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Anti-Abortion Bill Requires Doctors to Perform Procedure That They Say Does Not Exist


Lawmakers in the Ohio State Legislature recently introduced an anti-abortion bill which forces doctors to “re-implant an ectopic pregnancy” into a woman’s uterus or face a  felony “abortion murder” charge. However, according to doctors, there is a substantial problem with the bill – no such procedure exists in medical science.

House Bill 413, which was introduced by a bloc of staunch conservatives in the state’s House of Representatives with nearly 20 co-sponsors, says that in order for physicians to avoid criminal charges for murder, they must attempt “to re-implant an ectopic pregnancy into the women’s uterus.”

An ectopic pregnancy occurs when a fertilized egg implants and begins to grow outside of the uterus, most often on the fallopian tube. Ectopic embryos are not viable, but their growth can cause life-threatening bleeding in pregnant women.

There has never been a documented case in which an ectopic pregnancy was removed and re-transplanted into a woman’s uterus, experts say.

“I don’t believe I’m typing this again but, that’s impossible,” Dr. David Hackney, an OB/GYN specialist wrote in response to the bill. “We’ll all be going to jail,” he added.

Dr. Daniel Grossman, a clinical OB/GYN and public health researcher on abortion and contraception attempted to rebut the legislature’s apparent misconception regarding ectopic pregnancies, explaining that the technology for the proposed reimplantation simply does not exist.

“Somewhere between 1-3% of pregnancies are ectopic. Based on that, I estimate that at least 2,000 Ohio women have an ectopic pregnancy each year,” Grossman wrote.

“Unfortunately, an ectopic pregnancy cannot be “re-implanted” into the uterus. We just don’t have the technology. So I would suggest removing this from your bill, since it’s pure science fiction.”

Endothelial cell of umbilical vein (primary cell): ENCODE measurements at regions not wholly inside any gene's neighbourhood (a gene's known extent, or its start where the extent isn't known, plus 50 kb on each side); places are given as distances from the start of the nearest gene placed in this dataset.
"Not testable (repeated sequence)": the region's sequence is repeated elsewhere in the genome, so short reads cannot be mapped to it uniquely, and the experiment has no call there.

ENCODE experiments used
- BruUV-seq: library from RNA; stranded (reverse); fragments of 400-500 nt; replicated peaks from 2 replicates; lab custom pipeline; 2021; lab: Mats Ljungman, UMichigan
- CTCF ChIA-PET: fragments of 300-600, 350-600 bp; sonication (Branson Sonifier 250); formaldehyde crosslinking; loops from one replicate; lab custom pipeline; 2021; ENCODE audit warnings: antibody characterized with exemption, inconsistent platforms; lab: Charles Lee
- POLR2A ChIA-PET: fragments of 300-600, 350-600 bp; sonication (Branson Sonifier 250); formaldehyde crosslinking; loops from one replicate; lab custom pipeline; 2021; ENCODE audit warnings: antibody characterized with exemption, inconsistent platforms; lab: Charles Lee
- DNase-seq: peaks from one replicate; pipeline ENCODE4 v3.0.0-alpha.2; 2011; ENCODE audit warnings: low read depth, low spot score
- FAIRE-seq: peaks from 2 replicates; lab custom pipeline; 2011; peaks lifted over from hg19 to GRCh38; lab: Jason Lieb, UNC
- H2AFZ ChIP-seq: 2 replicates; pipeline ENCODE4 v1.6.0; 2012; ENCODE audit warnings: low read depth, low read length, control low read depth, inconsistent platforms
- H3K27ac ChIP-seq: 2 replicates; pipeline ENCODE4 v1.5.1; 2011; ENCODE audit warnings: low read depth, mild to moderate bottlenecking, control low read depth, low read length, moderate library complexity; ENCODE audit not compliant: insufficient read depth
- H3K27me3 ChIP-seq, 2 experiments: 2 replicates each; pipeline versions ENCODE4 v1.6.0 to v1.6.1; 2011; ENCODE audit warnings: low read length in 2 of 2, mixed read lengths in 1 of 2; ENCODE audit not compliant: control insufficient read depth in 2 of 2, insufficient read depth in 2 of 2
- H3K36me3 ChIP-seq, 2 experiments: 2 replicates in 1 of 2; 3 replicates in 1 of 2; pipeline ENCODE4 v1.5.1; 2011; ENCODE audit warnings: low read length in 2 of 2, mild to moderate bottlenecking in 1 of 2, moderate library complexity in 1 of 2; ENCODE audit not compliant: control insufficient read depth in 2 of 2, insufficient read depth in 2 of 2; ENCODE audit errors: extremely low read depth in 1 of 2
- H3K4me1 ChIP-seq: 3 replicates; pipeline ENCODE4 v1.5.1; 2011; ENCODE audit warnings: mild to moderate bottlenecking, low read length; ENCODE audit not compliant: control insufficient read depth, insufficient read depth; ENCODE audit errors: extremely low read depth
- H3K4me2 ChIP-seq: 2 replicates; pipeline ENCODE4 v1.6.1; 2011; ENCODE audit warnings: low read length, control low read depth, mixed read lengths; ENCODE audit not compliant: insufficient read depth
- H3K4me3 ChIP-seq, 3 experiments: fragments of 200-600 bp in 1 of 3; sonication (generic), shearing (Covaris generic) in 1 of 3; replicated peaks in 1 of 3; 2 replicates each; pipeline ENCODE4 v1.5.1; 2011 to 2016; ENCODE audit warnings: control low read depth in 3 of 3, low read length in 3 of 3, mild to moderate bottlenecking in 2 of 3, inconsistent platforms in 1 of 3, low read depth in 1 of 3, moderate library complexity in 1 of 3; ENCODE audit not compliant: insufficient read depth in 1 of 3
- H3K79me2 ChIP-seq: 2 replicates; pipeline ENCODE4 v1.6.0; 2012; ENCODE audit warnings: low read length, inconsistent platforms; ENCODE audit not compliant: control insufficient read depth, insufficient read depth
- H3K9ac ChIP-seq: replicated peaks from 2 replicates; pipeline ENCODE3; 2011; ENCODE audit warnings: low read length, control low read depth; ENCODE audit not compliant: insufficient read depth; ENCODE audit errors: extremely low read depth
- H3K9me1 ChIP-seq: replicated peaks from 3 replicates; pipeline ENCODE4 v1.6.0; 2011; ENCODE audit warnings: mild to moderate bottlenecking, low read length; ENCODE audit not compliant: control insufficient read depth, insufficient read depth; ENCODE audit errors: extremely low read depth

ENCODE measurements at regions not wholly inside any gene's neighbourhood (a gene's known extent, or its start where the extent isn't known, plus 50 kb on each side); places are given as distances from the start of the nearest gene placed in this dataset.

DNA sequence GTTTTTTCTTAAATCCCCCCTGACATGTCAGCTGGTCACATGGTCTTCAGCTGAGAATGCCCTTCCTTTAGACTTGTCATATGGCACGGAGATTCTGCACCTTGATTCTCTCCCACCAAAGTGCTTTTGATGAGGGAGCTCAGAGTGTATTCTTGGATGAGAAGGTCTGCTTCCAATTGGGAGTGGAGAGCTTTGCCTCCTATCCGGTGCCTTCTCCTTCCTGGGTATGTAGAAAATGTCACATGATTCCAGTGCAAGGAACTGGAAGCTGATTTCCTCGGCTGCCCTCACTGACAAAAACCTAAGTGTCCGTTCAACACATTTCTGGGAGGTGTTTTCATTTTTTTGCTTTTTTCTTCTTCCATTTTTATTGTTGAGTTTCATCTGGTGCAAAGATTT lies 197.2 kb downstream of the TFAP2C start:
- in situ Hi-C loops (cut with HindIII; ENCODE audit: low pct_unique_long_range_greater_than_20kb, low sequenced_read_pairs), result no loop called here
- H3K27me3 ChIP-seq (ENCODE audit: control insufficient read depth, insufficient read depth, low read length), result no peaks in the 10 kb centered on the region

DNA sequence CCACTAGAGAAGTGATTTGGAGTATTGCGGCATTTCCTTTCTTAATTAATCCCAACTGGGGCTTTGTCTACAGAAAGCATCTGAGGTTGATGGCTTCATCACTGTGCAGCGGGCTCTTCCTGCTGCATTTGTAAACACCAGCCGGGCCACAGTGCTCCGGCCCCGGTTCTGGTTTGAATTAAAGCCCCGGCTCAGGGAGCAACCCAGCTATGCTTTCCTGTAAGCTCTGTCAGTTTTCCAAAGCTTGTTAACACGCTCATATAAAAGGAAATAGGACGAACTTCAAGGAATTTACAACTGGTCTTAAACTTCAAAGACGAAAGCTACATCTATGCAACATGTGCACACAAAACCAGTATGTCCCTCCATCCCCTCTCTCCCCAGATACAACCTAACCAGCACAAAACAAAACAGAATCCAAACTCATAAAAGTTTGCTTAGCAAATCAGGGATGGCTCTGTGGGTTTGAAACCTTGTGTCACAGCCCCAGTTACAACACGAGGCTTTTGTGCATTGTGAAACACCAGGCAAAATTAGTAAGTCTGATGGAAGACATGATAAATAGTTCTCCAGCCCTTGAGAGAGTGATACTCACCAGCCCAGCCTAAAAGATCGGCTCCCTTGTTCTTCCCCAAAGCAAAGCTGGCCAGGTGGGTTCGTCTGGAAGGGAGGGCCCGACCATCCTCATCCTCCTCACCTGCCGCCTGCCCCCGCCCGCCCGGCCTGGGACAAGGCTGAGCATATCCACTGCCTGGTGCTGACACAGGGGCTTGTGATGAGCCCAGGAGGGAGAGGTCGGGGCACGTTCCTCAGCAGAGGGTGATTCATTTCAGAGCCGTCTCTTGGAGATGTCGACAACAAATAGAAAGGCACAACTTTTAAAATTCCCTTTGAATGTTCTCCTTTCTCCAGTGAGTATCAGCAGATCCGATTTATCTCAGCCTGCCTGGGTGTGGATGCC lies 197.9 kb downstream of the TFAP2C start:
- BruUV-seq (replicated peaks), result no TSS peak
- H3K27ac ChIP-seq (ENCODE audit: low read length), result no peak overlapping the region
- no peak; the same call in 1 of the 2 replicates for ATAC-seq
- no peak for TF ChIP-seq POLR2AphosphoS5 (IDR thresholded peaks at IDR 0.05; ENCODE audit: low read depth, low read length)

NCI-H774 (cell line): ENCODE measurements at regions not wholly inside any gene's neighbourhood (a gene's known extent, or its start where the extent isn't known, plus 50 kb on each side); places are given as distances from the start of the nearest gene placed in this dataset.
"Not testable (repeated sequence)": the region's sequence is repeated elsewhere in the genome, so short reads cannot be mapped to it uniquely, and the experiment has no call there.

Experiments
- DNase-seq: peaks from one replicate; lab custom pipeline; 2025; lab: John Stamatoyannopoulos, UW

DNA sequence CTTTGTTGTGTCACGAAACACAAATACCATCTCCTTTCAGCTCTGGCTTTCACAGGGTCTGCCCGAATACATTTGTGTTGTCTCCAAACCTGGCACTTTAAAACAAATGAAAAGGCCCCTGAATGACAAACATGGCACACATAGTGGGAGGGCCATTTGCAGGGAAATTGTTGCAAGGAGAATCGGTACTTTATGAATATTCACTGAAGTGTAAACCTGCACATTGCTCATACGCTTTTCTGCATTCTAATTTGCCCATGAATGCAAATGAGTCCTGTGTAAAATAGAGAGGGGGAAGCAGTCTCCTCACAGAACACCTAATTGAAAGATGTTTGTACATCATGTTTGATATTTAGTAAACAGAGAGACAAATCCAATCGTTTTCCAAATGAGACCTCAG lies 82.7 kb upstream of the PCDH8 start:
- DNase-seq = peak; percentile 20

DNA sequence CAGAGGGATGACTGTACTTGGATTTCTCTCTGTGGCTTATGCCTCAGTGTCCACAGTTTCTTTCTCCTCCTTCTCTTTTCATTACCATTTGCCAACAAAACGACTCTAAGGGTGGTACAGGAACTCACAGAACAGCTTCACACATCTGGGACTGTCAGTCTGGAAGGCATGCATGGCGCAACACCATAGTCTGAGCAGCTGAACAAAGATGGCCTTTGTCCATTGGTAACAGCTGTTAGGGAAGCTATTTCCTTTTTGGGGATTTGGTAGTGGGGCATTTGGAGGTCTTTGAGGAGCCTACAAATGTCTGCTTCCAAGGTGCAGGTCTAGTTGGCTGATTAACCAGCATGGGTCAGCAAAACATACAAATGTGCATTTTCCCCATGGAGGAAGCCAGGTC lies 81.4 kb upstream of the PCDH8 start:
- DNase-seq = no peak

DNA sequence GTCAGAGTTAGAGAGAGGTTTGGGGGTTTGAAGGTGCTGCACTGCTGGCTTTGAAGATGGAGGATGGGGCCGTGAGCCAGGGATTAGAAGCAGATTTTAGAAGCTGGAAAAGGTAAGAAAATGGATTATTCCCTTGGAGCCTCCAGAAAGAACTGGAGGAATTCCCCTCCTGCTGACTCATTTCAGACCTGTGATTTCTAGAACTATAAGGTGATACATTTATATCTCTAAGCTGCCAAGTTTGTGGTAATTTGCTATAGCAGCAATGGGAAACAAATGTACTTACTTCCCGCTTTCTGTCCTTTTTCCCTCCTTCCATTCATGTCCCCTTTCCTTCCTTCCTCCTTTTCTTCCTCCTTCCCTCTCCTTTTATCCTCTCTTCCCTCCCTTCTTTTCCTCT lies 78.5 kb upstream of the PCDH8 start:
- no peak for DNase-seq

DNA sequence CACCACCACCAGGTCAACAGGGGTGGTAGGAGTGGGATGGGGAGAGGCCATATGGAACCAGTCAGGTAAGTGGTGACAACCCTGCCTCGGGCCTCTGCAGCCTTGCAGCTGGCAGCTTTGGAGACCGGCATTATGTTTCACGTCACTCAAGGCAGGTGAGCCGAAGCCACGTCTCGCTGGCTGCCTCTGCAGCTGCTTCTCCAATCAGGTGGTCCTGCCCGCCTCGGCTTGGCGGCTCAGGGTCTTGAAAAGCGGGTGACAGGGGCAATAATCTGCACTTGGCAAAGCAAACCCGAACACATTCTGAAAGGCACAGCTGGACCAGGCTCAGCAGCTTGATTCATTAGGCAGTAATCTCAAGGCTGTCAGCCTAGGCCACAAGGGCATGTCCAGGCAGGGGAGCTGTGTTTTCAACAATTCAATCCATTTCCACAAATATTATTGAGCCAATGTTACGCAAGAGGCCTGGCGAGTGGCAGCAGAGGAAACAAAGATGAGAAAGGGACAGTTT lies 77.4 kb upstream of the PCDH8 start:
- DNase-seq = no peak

“There is no procedure to re-implant an ectopic pregnancy,” Dr. Chris Zahn, vice-president of practice activities at the American College of Obstetricians and Gynecologists reiterated to the Guardian. “It is not possible to move an ectopic pregnancy from a fallopian tube, or anywhere else it might have implanted, to the uterus.”

“Women with ectopic pregnancies are at risk for catastrophic hemorrhage and death in the setting of an ectopic pregnancy, and treating the ectopic pregnancy can certainly save a mom’s life,” Zahn said.

The Ohio bill also bans all abortion procedures and legally classifies a fertilized egg as an “unborn child.”

In a public statement, Rep. Candice Keller, one of the bill’s main sponsors, said, “The time has come to abolish abortion in its entirety and recognize that each individual has the inviolable and inalienable right to life.”

[Image via Saul Loeb/Getty Images]

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Jerry Lambe is a journalist at Law&Crime. He is a graduate of Georgetown University and New York Law School and previously worked in financial securities compliance and Civil Rights employment law.